But then again, maybe you shouldn't. Maybe the very fact that you aren't inclined to read a "pastoral post" is precisely the reason you should read on.
See, today has been one of those days when I realize I'm not like a lot of other pastors. Perhaps the whole playing in a rock band thing and wearing Crocs out in public should've clued me in already. But more and more I have those moments, particularly in conversations with folks or scanning the Facebook news feed of my friends, when I realize I'm either tremendously out of step with mainline Christianity or on the cutting edge of it. And I think my location has something to do with it - small-town rural south - although I get the sense that it's not just here.
More and more I've come to understand that my ideas about faith, and how that faith informs the way I live, can be quite different from the way others' ideas of faith inform the way they live. And it's less about beliefs and more about how we feel about the things we believe in. It often puts me in an odd position of being "the other voice;" the "contrary-to" representative. I get the Greg Brady treatment: Gee, I never thought about it that way before.
Does this make any sense?
And it hit me today: sometimes I feel like a counterweight. Or, more accurately, part of a counterweight movement in the Christian faith, balancing out some of the "cultural Christianity" so prevalent in our society with a more nuanced perspective. I find myself apologizing for the actions of other Christians: I'm sorry for that church in Kentucky who is protesting at that funeral - that's not how all of us act. I'm sorry for that Alabama governor who said he can't work with anyone who doesn't believe in Jesus Christ as their Lord and Savior - that's not how all of us think. And it's not that I asked to be part of this; it just kind of happened. This movement has been around for a while but tends to rise to the surface when the pendulum swings too far the other way; a sort of natural reaction to steady the scales a bit.
I feel like I'm part of this movement when I'm having conversations with folks and realize how starkly different we perceive the same elements of Christian faith:
There are those, for instance, who believe that God is to be feared and they should live fearfully. I believe God is to be loved and that we should live in hope.
There are those who think that God is outside their grief and loss and wants us to steer clear of it and "be strong." I believe God is smack-dab in the middle of it and wants us to go right into the messiness with him.
There are those who believe the world is coming to an end. I believe God is in the process of renewing and restoring the world.
There are those who believe God is on America's side. I believe God is on every side, and we're the ones who've made such a big deal about the whole side thing.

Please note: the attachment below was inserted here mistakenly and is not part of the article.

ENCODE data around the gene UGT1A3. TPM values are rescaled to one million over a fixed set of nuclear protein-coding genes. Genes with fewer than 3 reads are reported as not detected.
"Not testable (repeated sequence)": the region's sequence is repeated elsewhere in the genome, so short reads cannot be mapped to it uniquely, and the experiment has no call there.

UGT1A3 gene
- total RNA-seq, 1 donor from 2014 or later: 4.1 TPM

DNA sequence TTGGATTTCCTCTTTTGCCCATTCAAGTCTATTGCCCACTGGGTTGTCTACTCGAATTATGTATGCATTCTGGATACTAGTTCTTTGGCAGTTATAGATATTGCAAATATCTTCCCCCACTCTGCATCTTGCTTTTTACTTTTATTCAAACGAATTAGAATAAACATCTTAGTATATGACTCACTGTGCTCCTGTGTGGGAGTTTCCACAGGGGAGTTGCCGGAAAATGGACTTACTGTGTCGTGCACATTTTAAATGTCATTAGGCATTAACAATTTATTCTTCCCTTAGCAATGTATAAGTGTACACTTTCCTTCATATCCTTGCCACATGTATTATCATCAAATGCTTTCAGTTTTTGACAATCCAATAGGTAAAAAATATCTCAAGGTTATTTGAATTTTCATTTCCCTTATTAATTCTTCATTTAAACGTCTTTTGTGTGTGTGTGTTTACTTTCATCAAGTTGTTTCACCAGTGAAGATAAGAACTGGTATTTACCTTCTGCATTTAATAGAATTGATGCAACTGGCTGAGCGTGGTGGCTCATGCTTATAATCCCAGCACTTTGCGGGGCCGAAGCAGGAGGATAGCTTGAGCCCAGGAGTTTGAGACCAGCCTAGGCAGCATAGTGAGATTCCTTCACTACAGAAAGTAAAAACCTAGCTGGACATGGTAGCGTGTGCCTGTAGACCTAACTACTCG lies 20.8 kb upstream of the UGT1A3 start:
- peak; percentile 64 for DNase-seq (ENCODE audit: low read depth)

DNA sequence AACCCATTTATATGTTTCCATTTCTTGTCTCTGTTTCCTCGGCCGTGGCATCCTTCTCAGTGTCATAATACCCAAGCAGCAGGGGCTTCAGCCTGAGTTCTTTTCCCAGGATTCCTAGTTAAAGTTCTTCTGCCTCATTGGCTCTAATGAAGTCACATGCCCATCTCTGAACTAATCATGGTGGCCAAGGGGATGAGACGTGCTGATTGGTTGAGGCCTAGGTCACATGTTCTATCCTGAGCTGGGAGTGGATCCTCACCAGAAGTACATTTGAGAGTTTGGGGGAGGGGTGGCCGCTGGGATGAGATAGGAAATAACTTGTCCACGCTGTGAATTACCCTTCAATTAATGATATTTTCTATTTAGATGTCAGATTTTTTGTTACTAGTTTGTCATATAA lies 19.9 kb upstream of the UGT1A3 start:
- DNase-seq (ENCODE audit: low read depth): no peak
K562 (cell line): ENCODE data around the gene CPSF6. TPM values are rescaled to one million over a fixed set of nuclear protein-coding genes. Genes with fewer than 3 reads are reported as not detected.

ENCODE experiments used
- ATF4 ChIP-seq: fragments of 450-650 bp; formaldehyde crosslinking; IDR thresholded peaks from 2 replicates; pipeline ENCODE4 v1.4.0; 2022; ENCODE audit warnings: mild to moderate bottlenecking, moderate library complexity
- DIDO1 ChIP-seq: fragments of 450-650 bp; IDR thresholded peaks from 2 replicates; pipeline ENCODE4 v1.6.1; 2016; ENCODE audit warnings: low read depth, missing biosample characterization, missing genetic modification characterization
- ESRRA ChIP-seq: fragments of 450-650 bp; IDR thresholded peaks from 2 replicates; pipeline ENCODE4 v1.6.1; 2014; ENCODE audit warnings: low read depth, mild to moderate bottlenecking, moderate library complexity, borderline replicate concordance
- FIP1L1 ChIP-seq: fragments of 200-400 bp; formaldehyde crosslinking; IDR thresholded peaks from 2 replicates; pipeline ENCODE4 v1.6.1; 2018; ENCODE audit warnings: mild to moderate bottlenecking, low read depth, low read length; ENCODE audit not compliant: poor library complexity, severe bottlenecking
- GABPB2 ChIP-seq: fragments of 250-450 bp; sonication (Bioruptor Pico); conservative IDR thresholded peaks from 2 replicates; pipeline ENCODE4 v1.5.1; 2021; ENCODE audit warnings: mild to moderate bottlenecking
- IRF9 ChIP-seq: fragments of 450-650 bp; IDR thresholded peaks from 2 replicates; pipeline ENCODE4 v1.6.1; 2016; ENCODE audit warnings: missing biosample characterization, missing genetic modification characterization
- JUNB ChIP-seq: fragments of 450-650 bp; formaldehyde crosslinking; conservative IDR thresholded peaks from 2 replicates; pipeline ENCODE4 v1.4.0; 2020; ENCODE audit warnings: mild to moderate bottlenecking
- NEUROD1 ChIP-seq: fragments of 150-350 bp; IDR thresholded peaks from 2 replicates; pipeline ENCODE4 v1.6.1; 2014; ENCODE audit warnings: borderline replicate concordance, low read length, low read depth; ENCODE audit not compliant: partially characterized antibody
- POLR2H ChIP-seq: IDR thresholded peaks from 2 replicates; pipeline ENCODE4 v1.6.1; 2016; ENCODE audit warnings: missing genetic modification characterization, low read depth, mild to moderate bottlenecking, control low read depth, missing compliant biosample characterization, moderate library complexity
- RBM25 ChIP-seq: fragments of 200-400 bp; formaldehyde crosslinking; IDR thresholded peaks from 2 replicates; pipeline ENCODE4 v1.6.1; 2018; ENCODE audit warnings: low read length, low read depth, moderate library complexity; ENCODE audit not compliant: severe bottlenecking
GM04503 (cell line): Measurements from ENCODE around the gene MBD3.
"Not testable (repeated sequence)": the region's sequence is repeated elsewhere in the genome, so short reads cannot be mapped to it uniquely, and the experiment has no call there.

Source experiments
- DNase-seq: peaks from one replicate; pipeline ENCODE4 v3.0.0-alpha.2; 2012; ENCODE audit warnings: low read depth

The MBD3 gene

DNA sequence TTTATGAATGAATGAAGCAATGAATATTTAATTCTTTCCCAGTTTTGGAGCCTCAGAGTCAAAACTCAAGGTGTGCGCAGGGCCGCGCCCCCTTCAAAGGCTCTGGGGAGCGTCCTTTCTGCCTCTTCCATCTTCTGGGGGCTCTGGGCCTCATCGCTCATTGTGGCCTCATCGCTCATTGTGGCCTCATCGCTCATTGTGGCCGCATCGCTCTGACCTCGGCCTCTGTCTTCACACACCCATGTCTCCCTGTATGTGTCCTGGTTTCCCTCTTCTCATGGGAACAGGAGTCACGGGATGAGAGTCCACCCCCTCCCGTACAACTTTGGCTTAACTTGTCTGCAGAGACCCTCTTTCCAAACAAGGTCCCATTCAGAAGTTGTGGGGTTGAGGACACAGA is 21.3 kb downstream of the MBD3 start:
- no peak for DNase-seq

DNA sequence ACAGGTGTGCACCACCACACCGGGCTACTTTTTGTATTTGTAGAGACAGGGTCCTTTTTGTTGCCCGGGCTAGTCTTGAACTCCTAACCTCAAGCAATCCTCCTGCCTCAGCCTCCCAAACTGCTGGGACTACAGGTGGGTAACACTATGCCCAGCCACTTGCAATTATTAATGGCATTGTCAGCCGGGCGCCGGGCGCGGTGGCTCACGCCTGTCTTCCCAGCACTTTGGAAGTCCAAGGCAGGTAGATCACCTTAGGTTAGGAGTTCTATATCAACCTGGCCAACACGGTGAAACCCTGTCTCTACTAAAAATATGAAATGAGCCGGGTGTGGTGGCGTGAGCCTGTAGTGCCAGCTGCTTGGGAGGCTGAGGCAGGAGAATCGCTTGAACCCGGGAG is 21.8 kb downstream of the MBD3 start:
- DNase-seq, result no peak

There are those who believe the ultimate goal in our faith journey is to reach that glorious moment when we finally choose God. I believe the more important "choosing" is when God chooses us - and, in fact, that God already has.
There are those who believe God is out to get us. I believe.....well, I believe that's absolute crap, to be blunt. And it pains me to know there are actually people out there who go through each day with this weighing them down.
There are those who believe we're meant to identify with the prodigal son in the parable by the same name - that we're the ones who've screw up, that God forgives us and throws a party and everything's great. I believe when Jesus told the parable he meant for us to identify with the older brother - stewing out in the fields because the party is not for us but for those we feel aren't worthy of the honor, and we have to decide if we're going or not.
There are those who believe God's primary role is to be judgmental. I believe God's primary role is to love unconditionally.
There are those who believe the church is God's little "country club" and in the business of determining who is "in" and who is "out." I believe the church's doors should be open to everyone. Period.
There are those who believe that Christianity is only about heaven and hell. I believe it's about this life as much as the next one.
There are those who believe that "real Christians" are of one political party and not another. I believe Jesus' message was political, but that it supercedes our political categories.
There are those who believe that being a "believer" is enough. I believe that being a "follower" is the other side of the coin.
There are those who believe that the Bible is literal. I believe it's inspired (read Song of Solomon 4:1-5 and tell me that's supposed to be taken literally).
There are those who believe we are held accountable for our actions. I believe that too. But I also believe in grace.
Sometimes - many times - I feel like a counterweight. The good news is that, as I look around, I realize I'm not alone. Perhaps you're part of the movement too. And if you're not - especially if you're one who initially thought of skipping this post - at least know there's a different way of looking at the faith than what you've heard from some people or seen on TV. At least know that we're here.